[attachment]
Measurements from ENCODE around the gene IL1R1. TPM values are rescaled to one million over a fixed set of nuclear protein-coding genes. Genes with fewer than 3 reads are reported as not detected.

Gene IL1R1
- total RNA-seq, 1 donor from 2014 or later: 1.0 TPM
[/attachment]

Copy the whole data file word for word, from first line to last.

Measurements from ENCODE around the gene IL1R1. TPM values are rescaled to one million over a fixed set of nuclear protein-coding genes. Genes with fewer than 3 reads are reported as not detected.

Gene IL1R1
- total RNA-seq, 1 donor from 2014 or later: 1.0 TPM